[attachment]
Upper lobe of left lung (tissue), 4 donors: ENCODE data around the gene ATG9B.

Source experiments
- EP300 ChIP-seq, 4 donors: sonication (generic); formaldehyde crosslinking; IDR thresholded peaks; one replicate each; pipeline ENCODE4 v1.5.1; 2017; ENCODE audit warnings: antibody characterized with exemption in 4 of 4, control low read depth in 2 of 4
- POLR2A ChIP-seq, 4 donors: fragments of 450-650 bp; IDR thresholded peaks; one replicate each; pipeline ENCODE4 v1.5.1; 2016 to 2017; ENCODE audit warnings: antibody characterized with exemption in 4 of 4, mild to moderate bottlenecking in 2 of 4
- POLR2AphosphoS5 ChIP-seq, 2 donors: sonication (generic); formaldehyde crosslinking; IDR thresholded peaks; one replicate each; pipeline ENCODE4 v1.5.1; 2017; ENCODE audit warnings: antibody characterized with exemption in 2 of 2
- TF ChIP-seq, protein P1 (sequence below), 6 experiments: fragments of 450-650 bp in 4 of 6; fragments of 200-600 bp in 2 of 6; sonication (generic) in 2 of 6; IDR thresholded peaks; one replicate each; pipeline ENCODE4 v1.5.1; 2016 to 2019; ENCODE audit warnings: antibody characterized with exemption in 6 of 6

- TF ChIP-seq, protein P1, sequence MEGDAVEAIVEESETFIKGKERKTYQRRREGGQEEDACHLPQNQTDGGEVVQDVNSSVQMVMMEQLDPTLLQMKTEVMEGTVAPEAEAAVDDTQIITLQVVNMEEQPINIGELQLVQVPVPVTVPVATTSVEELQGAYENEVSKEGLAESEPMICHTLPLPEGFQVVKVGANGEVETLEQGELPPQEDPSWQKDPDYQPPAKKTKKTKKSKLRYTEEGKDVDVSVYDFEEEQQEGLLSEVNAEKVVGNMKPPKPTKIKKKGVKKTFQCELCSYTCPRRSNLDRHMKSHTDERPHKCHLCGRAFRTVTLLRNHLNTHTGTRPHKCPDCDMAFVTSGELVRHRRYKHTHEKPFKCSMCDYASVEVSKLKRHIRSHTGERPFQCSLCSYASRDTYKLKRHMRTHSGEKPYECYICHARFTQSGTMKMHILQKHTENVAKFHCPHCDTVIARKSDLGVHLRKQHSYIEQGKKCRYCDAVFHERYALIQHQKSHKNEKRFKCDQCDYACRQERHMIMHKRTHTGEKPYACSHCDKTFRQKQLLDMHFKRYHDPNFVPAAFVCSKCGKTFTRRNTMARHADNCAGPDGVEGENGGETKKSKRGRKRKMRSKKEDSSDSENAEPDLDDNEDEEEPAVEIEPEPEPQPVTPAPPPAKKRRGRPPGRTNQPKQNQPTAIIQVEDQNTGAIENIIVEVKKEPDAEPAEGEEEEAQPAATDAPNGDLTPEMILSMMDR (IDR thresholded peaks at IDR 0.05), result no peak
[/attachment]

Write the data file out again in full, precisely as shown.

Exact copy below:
Upper lobe of left lung (tissue), 4 donors: ENCODE data around the gene ATG9B.

Source experiments
- EP300 ChIP-seq, 4 donors: sonication (generic); formaldehyde crosslinking; IDR thresholded peaks; one replicate each; pipeline ENCODE4 v1.5.1; 2017; ENCODE audit warnings: antibody characterized with exemption in 4 of 4, control low read depth in 2 of 4
- POLR2A ChIP-seq, 4 donors: fragments of 450-650 bp; IDR thresholded peaks; one replicate each; pipeline ENCODE4 v1.5.1; 2016 to 2017; ENCODE audit warnings: antibody characterized with exemption in 4 of 4, mild to moderate bottlenecking in 2 of 4
- POLR2AphosphoS5 ChIP-seq, 2 donors: sonication (generic); formaldehyde crosslinking; IDR thresholded peaks; one replicate each; pipeline ENCODE4 v1.5.1; 2017; ENCODE audit warnings: antibody characterized with exemption in 2 of 2
- TF ChIP-seq, protein P1 (sequence below), 6 experiments: fragments of 450-650 bp in 4 of 6; fragments of 200-600 bp in 2 of 6; sonication (generic) in 2 of 6; IDR thresholded peaks; one replicate each; pipeline ENCODE4 v1.5.1; 2016 to 2019; ENCODE audit warnings: antibody characterized with exemption in 6 of 6

- TF ChIP-seq, protein P1, sequence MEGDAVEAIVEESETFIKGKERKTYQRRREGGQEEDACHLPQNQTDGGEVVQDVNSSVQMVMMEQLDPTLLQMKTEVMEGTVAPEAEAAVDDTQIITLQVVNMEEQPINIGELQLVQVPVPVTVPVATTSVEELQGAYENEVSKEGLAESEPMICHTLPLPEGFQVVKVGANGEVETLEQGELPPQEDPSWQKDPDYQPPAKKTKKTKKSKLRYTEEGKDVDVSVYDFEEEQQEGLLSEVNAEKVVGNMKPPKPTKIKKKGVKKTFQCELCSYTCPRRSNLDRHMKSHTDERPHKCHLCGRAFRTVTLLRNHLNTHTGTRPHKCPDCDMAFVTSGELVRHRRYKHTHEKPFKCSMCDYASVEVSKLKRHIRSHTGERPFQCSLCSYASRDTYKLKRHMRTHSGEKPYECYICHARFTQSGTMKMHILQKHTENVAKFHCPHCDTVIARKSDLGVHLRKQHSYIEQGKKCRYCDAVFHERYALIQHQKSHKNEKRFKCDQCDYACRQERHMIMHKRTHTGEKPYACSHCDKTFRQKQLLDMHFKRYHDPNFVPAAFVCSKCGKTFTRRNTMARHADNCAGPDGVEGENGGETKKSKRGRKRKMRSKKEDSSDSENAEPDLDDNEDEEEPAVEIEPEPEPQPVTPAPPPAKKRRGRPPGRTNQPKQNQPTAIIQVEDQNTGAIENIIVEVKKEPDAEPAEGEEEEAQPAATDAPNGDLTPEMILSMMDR (IDR thresholded peaks at IDR 0.05), result no peak